Jan/Feb 2020  •   Reviews & Interviews

Washington Black

Review by Ann Skea

Washington Black.
Esi Edugyan.
Profile Books. 2019. 417 pp.
ISBN 978 1 84668 960 4.

My first master named me, as he named all of us. I was christened George Washington Black—Wash, as I came to be known. With great ridicule, he'd said he glimpsed in me the birth of a nation and a warrior-president and a land of sweetness and freedom. All this was before my face was burnt, of course. Before I sailed in a vessel into the night skies, fleeing Barbados, before I knew what it meant to be stalked for the bounty on one's scalp.

George Washington Black, who is the narrator of this story, was an 11-year-old black slave on the Faith Plantation in Barbados when he was chosen by the plantation owner's visiting brother, Christopher, as ballast for his "Cloud-cutter" air-balloon.

Christopher Black (known as Tich) is an abolitionist who abhors his brother's violent treatment of slaves. While visiting Barbados, he plans to continue the air-ship experiments his eccentric father had begun. As he tells his wealthy, arrogant, and dismissive brother:

"I have tried animal bladders and silk stockings. Paper sacks. Even some of the more preposterous ones, to see if some merit was missed from them. But they were all abandoned quite rightfully, Erasmus. I think nothing works so well as hydrogen, and canvas."

So he begs the services of Wash, whose weight appears to be exactly right for his purposes, and Wash helps him to build the strange, gondola-shaped vessel that will hang below the hydrogen balloon. When news reaches the plantation that Erasmus's and Tich's father has died, however, Erasmus decides to hand over the running of the plantation to Tich. This is the last thing Tich wants to do. At the same time, the unexpected suicide of a disturbed cousin who is also visiting the plantation threatens to implicate Wash. So Tich escapes from the island in his Cloud-cutter, taking Wash with him.

Tich's balloon, with its strange gondola hanging below it, is pictured on the cover of the book in an image very like the iconic image associated with Jules Verne's Round the World in Eighty Days. And in many ways Wash's adventures are like those in Verne's famous novel, except that Wash is now advertized as a "murderous" runaway slave and a £100 reward is offered for his capture and return, "Dead or Alive."

Wash's travels, initially with Tich, who treats him well and promises him his freedom when his own travels are done, take him around the world, from Barbados to "stinking" Norfolk, Virginia; then to Hudson Bay and an outlying trading post where they live in an igloo amongst Esquimau people, and where Tich abandons him; then to Nova Scotia; the Maritime Islands; Holland; and ultimately to (limited) success in London. His many adventures and experiences often reflect the difficulties of being a black run-away in a world dominated by white Victorian morality, prejudices, and culture. He struggles to understand what freedom means to him, when there is still a price on his head and widespread prejudice against his color. He also yearns to know why Tich abandoned him and if, after walking out alone into the icy waste, he is still alive. But Wash is a survivor and an optimist.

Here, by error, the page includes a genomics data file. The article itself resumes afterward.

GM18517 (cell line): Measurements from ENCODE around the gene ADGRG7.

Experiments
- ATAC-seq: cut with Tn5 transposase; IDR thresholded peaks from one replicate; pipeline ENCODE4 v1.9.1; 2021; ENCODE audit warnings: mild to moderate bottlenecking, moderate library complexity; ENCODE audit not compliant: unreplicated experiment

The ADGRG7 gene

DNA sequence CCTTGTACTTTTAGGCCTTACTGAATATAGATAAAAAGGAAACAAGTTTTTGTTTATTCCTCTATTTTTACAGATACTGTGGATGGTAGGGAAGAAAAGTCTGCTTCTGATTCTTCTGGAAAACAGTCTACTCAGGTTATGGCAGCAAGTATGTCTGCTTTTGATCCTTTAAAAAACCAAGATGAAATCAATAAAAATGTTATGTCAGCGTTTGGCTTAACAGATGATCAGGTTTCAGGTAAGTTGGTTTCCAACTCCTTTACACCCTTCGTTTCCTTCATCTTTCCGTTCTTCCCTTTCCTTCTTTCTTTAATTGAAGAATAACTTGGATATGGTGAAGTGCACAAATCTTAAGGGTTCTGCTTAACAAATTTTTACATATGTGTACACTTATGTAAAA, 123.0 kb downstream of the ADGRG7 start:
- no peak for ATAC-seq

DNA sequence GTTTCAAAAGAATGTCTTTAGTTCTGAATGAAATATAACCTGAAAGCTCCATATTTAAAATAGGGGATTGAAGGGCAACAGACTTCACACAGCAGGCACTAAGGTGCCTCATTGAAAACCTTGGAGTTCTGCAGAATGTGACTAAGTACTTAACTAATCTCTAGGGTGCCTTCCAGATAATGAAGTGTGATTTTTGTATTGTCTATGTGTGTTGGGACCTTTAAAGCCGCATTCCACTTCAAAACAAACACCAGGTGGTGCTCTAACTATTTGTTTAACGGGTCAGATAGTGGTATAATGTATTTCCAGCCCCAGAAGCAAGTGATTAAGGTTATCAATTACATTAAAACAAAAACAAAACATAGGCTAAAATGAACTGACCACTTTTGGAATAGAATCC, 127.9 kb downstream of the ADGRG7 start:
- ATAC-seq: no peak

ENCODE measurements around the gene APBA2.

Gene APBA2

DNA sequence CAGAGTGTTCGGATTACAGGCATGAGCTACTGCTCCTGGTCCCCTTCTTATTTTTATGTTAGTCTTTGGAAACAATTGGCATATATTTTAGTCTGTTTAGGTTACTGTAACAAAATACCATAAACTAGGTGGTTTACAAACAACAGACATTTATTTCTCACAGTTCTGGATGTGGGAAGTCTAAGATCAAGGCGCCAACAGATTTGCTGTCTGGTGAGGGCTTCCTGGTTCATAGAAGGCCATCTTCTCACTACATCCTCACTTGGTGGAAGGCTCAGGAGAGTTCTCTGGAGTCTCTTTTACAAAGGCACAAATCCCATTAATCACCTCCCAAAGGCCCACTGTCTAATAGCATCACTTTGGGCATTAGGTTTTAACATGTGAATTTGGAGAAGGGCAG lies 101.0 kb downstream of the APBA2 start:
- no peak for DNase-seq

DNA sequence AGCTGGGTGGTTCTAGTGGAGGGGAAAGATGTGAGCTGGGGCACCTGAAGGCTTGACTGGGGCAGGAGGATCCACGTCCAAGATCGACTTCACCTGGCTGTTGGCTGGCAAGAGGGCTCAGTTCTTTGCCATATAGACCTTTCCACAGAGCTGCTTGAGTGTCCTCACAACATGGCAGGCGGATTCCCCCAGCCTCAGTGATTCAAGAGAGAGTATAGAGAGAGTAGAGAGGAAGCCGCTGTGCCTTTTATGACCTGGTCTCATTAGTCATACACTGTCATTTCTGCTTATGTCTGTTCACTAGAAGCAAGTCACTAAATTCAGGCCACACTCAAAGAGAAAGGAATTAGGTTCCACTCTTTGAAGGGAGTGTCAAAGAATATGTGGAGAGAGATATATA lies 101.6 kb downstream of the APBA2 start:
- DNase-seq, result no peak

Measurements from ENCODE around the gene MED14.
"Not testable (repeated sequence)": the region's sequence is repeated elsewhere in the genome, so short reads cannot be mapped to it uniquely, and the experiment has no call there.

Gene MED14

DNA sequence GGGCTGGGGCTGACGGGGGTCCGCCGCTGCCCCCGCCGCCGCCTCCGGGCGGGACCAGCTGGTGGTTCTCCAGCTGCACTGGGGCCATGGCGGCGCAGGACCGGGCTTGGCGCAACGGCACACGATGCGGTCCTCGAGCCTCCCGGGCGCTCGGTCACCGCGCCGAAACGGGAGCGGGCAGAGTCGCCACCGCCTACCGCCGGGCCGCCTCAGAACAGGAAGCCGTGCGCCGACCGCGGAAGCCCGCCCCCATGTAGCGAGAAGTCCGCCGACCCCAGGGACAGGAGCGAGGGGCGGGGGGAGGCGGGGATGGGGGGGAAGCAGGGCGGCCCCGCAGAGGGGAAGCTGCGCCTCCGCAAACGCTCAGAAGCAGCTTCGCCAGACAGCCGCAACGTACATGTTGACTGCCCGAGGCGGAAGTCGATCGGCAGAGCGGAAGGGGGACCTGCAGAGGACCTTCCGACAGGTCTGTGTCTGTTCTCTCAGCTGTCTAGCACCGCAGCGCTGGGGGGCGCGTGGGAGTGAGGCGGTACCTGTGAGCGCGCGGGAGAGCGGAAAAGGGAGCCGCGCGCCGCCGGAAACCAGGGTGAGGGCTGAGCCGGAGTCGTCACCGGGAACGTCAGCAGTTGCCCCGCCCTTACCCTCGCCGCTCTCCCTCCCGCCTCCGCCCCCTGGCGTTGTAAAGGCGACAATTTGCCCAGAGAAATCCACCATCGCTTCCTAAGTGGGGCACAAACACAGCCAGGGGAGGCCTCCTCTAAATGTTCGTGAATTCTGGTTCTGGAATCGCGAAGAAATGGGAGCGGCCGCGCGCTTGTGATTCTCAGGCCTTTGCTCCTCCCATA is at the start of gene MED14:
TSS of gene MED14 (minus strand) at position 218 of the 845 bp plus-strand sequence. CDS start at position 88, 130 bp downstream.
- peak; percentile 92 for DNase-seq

Wash's innate talent as an artist leads him to employment and to his future wife, Tanna. Later, his employment by an eminent marine biologist leads him to invent tanks to preserve exotic marine specimens, and this, ultimately, involves him with the Zoological Committee in London and participation in a grand exhibition there. But he does not believe Tich is dead, and his urge to find him is obsessive, especially after he hears from the slave-hunter, John Frances Willard, who catches up with him but does not manage to capture him, that Tich is, indeed, alive.

As Wash grows up, there is much in his story that is incredible and that he himself puts down to the "ring of luck around my neck," which he had been told he was born with, although, he notes, "luck is its own kind of manacle." Wash's voice is strong, his story-telling skills superb, and his memory of conversations and events brings to life the many people he has met throughout his life and the strange places and situations in which he has found himself. He remembers Big Kit, the slave woman who first reared and protected him, and the horrors of life on the plantation. He remembers all that happened with Tich and his own friendship with Medwin, in whose rooming house he once lived. Geoff and his daughter Tanna, he writes of with love. All are strongly present in the book, as are his own thoughts and emotions.

Washington Black was short-listed for the Man Booker Prize 2018. Esi Edugyan, its author, has said it was the voice of its narrator that interested her, and the complicated position he found himself in, racially, socially, intellectually. Out of that grew a story about a boy of sensitivity and intelligence, seeking his foothold in a world where there can be no real belonging for him. In creating Wash and his story, Edugyan has not only written a very enjoyable adventure story, but through him, she has explored some of the complexities of freedom and identity.


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